By JAN LARSON McLAUGHLIN BG Independent News   Bowling Green residents who like to drive golf carts on city streets may soon be able to do so legally. The first step in the process was accomplished Monday evening when City Council passed an ordinance regulating under-speed vehicles. The next step must be taken by the golf cart drivers, whose vehicles must pass an inspection process. As of Jan. 1, a state law deemed it illegal to operate under-speed or utility vehicles on public streets unless they are registered, Municipal Administrator Lori Tretter told City Council on Monday evening. The city ordinance will allow the golf carts on city streets with speed limits of 25 mph, except for Main and Wooster streets. The inspection program has been set up with the local police division. The vehicles must have proper brakes, lights, turn signals, tires, windshield wipers, steering, horns and warning devices, mirrors, exhaust systems, windshields and seat belts. Once an inspection is passed, the golf cart or other slow-moving vehicle can be registered and titled just like other vehicles. Stickers indicating registration will have to be placed on the carts. Police Chief Tony Hetrick said after the council meeting that two inspection events will be scheduled for golf carts. After that, the police will do inspections by appointment only. Also on Monday evening, council passed an ordinance authorizing the trade of property with First Presbyterian Church, and the donation of land to the Wood County Committee on Aging to be used for a new senior center. Former city administrator Colleen Smith praised council for its decision to donate the property for the senior center. “Thank you from the bottom of my heart,” she said. Smith mentioned the work of the committee on aging, including the serving of more than 850 meals a day and services that are “absolutely marvelous.” In other business, two city firefighters were promoted. Jim Ritterbach, who has been with the department for 22 years, was promoted to lieutenant. Lucas Ward, who has been with the department for 17 years, was sworn in as a captain. A couple awards were also presented to local citizens Monday evening. The Bowling Green Human Relations Commission recognized the Brown Bag Food Project for its efforts to end food insecurity in the community. Marcy St. John, a member of the commission, noted that nearly 15 percent of Wood County residents don’t have reliable access to affordable, nutritious food. Amy Holland was honored for starting the project after she noticed that several of her co-workers at Walmart did not always have a meal a break time. So she started making brown bag lunches and passing them around. Soon others joined in the effort. Today, 300 people a month receive food from the organization which now has an office at 115 W. Merry Ave., Suite B. Also honored at the meeting was the Bicycle Spokesperson of the Year, by the city bicycle safety commission. Meg Ramlow received the award on behalf of her late husband, Eric, who was killed in a bike-auto accident. The city recently participated in the “Ride of Silence” in Eric Ramlow’s memory. In other business, council member Bruce Jeffers reported on continuing efforts of the Welcoming BG task force. The city has passed a resolution supporting immigrants in the community, so now efforts are underway on how that can be accomplished. Jeffers said cities that adopted similar resolutions are being studied. The Bowling Green task force is also focusing on the economic implications of being a “welcoming” city. Jeffers also reported on the city’s community action plan. The consultants working…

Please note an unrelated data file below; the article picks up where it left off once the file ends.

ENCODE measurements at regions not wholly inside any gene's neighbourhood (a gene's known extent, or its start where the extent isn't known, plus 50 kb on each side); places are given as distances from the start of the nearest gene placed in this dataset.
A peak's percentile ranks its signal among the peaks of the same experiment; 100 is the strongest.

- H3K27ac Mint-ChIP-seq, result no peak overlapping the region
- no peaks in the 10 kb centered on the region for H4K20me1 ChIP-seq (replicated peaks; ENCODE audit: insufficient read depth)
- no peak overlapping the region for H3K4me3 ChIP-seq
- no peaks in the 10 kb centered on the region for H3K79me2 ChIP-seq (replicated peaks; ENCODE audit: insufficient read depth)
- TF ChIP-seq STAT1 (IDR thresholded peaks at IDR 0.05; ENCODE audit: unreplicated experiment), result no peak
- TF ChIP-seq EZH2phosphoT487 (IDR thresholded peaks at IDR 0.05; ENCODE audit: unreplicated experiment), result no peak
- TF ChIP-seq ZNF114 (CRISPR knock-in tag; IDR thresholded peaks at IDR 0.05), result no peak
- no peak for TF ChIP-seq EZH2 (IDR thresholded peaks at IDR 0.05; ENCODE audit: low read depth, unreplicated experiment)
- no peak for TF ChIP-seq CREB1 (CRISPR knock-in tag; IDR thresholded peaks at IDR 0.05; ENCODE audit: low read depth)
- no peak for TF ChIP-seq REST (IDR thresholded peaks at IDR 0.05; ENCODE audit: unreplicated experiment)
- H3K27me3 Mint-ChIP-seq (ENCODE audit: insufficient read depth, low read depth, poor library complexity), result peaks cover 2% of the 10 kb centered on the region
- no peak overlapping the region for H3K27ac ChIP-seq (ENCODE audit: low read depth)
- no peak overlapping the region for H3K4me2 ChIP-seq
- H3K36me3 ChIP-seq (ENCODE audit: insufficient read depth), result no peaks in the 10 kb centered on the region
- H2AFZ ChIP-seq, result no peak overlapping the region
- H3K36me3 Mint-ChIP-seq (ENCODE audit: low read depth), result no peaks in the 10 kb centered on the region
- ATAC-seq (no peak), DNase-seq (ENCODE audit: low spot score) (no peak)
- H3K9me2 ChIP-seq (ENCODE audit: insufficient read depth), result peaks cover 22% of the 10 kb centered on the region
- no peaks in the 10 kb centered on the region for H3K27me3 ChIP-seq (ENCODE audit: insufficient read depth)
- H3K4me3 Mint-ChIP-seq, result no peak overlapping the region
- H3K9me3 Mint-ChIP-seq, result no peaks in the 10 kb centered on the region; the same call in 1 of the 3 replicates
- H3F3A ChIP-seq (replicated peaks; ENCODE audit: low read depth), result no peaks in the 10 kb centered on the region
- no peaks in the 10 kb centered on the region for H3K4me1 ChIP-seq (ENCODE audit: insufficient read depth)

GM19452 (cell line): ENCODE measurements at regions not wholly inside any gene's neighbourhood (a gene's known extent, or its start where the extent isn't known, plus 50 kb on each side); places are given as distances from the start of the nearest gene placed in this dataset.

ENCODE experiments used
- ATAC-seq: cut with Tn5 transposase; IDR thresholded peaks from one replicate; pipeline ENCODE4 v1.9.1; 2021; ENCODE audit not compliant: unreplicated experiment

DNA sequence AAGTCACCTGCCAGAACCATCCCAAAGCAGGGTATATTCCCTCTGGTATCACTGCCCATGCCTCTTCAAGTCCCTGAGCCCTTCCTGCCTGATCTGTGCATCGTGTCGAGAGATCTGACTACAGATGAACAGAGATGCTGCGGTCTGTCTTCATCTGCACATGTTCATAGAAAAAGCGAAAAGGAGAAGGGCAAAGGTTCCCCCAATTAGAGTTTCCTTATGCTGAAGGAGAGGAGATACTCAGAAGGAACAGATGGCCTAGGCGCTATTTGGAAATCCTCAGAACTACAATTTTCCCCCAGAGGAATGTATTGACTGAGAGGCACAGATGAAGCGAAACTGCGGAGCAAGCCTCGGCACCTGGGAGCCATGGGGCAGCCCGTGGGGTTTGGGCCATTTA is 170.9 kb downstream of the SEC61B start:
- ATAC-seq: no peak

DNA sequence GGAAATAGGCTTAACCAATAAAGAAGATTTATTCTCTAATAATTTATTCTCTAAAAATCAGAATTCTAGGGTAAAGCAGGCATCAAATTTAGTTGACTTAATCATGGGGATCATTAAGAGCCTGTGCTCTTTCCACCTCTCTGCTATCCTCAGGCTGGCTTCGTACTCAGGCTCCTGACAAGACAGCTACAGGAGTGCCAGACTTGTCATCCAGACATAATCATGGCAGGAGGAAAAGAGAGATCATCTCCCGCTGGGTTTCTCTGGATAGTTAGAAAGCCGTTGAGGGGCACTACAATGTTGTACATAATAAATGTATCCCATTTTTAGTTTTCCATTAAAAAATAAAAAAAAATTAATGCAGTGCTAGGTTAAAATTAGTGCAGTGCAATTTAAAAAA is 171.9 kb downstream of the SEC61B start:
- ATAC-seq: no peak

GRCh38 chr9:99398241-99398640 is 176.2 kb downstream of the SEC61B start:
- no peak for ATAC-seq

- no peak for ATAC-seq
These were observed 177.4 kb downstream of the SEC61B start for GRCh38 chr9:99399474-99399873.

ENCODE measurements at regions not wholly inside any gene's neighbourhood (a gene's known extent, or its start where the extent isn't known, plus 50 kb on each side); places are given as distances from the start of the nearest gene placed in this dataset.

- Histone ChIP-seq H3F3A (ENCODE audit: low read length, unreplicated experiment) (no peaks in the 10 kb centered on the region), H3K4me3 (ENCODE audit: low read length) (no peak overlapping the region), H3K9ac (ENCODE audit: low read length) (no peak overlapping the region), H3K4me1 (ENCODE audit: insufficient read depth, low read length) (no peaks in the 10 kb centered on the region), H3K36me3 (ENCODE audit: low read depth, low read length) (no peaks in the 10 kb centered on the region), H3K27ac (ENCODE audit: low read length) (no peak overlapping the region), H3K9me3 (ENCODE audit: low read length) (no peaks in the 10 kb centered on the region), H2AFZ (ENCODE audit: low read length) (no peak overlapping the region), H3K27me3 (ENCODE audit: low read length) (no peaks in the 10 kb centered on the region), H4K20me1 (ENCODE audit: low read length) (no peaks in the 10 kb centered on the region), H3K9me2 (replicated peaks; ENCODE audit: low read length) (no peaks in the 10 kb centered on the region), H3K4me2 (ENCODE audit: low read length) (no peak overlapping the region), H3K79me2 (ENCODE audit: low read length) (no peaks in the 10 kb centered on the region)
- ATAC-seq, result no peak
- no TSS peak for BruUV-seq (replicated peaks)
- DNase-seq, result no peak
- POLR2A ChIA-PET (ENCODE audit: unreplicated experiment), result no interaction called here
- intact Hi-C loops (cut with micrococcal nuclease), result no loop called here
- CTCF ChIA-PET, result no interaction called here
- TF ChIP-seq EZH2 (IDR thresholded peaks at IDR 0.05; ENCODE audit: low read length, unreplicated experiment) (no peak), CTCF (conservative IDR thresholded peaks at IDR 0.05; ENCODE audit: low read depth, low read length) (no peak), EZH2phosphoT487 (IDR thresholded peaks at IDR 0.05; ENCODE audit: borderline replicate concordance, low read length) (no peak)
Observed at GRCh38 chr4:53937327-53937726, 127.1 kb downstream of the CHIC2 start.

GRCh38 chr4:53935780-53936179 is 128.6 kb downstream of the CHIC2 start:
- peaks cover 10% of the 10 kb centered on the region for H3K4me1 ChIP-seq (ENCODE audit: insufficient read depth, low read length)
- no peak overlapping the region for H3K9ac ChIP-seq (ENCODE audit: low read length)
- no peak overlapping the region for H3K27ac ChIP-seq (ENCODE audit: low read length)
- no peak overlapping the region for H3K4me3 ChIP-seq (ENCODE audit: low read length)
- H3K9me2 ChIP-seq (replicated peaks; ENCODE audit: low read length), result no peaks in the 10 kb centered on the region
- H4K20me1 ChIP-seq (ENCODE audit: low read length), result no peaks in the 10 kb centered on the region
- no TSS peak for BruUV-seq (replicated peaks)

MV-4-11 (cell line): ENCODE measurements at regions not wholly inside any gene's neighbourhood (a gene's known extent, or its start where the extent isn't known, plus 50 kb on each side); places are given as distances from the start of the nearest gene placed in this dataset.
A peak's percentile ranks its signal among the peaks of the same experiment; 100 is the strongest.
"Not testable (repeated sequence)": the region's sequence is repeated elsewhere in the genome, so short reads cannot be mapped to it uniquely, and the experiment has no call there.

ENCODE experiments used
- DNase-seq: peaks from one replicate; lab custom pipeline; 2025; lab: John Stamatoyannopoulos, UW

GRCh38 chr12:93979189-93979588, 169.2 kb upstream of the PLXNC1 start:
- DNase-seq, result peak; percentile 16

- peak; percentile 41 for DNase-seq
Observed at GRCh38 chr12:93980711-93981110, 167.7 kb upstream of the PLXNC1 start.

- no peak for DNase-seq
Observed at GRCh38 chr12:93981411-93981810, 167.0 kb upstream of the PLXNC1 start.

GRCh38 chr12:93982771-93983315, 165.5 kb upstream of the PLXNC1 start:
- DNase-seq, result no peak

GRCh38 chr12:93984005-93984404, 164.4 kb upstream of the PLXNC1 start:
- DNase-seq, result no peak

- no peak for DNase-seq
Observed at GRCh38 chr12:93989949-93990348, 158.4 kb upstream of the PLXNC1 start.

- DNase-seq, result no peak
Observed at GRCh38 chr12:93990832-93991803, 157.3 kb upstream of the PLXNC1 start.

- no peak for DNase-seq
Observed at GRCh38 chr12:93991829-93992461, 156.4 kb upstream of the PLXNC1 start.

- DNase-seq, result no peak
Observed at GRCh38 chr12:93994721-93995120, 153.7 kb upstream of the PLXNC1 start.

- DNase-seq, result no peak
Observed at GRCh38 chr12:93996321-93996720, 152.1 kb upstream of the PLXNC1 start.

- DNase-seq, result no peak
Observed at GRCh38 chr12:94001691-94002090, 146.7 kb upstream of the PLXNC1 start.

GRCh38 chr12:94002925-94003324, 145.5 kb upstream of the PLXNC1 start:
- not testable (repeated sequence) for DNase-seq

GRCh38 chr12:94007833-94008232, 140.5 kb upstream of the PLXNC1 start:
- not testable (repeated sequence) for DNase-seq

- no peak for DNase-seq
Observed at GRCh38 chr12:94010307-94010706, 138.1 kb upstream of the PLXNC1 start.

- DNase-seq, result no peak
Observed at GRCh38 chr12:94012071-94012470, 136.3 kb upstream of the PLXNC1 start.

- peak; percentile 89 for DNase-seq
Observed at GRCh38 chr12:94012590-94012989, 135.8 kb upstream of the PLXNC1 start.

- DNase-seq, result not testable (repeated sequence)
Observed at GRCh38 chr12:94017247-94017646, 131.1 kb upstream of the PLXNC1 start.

Brown Bag Food founder, Amy Holland, honored as Hometown Hero